Ideal For: Data Scientist, Market Research Analyst, or Business Analyst.
- Foreign Language Proficiency: There are many jobs – particularly in tourism and international business – that require you to understand, speak, read, and write in a foreign language as part of your day-to-day job. Being able to speak a foreign language proficiently is a hard skill you’ll need for these jobs. You may also need to understand cultural nuances, which would be an adjacent soft skill.
Ideal For: Diplomat, International Sales Manager, or a Translator/Interpreter.
- Software Proficiency: Many jobs require you to operate specific software or a suite of software applications in order to be successful in the job. For example, a graphic designer will need to be able to demonstrate proficiency in Adobe Photoshop.
Ideal For: Project Managers, Graphic Designers, Software Developers
- Technical Writing: This is the ability to communicate complex information in a clear, concise manner. Technical writers need to understand the genre of technical writing and its conventions.
Ideal For: Technical Writers, Quality Assurance Analysts, Engineers
- Digital Marketing: Digital marketing skills include SEO competency, content marketing knowledge, social media management, and data analysis to execute successful marketing campaigns.
Ideal For: Social Media Manager, SEO Specialist, Content Marketer
List of Additional Hard Skills
- Programming Languages
- Social Media Management
- Graphic Design
- Spreadsheet Management
- Email Marketing
- Cybersecurity Knowledge
- User Experience Design
- Game Design
- Video Production
- Content Management Systems
- Cloud Management
- Virtual/Augmented Reality Design
- Mobile Development
- Search Engine Optimization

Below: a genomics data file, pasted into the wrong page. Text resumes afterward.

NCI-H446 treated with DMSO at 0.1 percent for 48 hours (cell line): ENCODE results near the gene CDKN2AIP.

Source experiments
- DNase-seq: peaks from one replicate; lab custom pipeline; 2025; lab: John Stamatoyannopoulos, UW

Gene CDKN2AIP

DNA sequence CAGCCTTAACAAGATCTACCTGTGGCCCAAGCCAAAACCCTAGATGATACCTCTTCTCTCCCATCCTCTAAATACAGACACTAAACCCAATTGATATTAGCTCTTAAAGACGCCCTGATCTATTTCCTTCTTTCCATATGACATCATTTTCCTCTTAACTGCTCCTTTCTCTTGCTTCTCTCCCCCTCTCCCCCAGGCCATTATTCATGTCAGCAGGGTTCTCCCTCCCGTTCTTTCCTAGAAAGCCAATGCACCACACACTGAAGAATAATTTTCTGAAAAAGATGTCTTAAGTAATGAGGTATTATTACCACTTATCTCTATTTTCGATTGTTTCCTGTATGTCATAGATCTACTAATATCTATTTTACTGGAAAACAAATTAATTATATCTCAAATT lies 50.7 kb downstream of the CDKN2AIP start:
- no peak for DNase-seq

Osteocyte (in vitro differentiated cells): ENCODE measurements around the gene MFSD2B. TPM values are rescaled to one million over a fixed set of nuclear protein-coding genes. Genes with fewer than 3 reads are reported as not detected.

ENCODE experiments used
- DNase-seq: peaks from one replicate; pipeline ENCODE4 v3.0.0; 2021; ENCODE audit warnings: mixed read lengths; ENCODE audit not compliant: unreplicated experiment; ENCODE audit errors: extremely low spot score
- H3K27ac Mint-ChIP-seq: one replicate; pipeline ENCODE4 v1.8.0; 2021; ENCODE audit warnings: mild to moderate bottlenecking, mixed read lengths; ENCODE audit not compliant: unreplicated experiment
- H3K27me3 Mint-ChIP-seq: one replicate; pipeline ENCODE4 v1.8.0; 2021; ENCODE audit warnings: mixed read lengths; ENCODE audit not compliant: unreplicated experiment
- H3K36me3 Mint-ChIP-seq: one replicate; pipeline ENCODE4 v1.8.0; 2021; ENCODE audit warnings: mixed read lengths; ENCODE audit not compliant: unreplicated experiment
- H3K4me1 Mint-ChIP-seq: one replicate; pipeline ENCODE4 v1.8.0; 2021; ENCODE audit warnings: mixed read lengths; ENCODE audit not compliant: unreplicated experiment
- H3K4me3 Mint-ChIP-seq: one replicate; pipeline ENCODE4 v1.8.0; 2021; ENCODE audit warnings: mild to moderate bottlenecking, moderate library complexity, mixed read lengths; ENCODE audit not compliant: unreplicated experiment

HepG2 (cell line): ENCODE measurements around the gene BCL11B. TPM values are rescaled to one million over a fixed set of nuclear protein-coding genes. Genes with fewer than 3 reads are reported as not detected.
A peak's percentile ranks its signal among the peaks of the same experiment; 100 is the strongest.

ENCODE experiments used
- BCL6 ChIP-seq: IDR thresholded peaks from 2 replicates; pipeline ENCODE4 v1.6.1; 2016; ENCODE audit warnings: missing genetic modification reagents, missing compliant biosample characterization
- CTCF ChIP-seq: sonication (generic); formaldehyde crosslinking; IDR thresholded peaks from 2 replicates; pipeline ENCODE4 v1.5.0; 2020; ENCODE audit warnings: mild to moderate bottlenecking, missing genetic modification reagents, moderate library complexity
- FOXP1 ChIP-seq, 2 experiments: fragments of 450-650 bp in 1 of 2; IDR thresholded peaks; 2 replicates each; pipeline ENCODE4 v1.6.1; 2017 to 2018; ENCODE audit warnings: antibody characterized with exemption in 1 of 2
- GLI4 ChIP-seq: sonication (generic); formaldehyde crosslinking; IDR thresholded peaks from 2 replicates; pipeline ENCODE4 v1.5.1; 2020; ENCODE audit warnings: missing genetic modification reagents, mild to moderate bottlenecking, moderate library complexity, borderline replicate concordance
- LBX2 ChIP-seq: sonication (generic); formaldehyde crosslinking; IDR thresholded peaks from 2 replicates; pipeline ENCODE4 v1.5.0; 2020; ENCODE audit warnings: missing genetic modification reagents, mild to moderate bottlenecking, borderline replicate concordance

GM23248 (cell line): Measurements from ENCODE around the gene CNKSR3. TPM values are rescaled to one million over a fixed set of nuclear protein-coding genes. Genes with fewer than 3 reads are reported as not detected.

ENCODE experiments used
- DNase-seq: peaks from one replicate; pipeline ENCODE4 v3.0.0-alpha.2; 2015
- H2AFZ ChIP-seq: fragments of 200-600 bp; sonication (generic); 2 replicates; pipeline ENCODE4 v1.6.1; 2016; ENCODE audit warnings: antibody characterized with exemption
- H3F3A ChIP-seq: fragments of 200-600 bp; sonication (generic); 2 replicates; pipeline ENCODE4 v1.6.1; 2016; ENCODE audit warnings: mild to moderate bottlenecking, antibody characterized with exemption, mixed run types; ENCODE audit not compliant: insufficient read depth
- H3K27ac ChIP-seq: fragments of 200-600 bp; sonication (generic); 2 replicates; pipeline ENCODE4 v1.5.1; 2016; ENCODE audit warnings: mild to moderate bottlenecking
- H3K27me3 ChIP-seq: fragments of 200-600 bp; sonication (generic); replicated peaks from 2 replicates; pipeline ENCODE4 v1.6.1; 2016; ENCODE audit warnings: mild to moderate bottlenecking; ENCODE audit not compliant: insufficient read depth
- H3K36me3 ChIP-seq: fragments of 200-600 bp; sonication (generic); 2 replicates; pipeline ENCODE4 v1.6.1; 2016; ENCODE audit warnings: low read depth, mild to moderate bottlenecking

- Web Development
- Statistical Analysis
- Blockchain Technology
- Machine Operation
- 3D Printing
5 Top Transferable Skills for a Resume
Transferable skills refer to ones that you can bring from one workplace to another or one context to another. They help to demonstrate your ability to work effectively regardless of the task and are often the best resume experiences to list on your CV.
- Research and Analysis: You’ll need to do research and analysis in most jobs where you’ve got to make complex decisions. We need to make decisions based on empirical data and research, rather than on a whim. So, research skills are vital to most jobs these days!
Ideal For: Market Research Analyst, Academic Researcher, or Intelligence Analyst.
- Project Management: This includes planning, executing, and overseeing projects. This is a skill that needs to be developed over time with experience – often, we only get good at managing projects after we’ve got experience with the common barriers and tripwires that cause projects to fail.
Ideal For: Construction Manager, IT Project Manager, Marketing Manager
- Customer Service: One great thing about this skill is that many of us develop it in our first jobs – after school or during university – where we’re working as servers or receptionists. But it’s a skill you can also sell for higher-up positions upon graduation because having the ability to meet the needs of (often prickly!) customers is central to higher-level positions like management roles as well.
Ideal For: Retail Manager, Receptionist, or Call Center Representative.
- Negotiation: This involves the ability to work through conflicts of interest and find ways for people to come to mutually agreeable and win-win conclusions. Negotiation is desirable because it helps to resolve disputes that workplaces face.
Ideal For: Real Estate Broker, Lawyer, Purchasing Manager
- Time Management: This involves planning and organizing tasks to ensure they are completed on schedule. Keep in mind, time management is not just shown on your CV: it’s evident when you turn up to the interview early and ready to go!
Ideal For: Journalist, Executive Assistant, and Restaurant Manager.
List of Additional Transferable Skills
- Sales Skills
- Basic Accounting
- Public Relations
5 Top Job-Related Skills for a Resume
Job-related skills are specific to a certain job, representing the abilities you clearly need to execute the job effectively. They can be both hard and soft.
- Search Engine Optimization (SEO): SEO involves ranking articles and videos on search engines to improves a company’s visibility and bring new customers into your marketing funnel. It requires knowledge of how search engine algorithms work, keyword research skills, and the ability to write and edit optimized articles.
Ideal For: SEO Specialists, Content Marketers, Digital Marketing Managers
- Public Speaking: This involves the ability to confidently speak in public settings without stumbling on the message, misspeaking etc. Public speaking requires a range of additional abilities, like effective body language, engaging speech, and the ability to handle audience questions.
Ideal For: Politician, College Professor, Corporate Trainer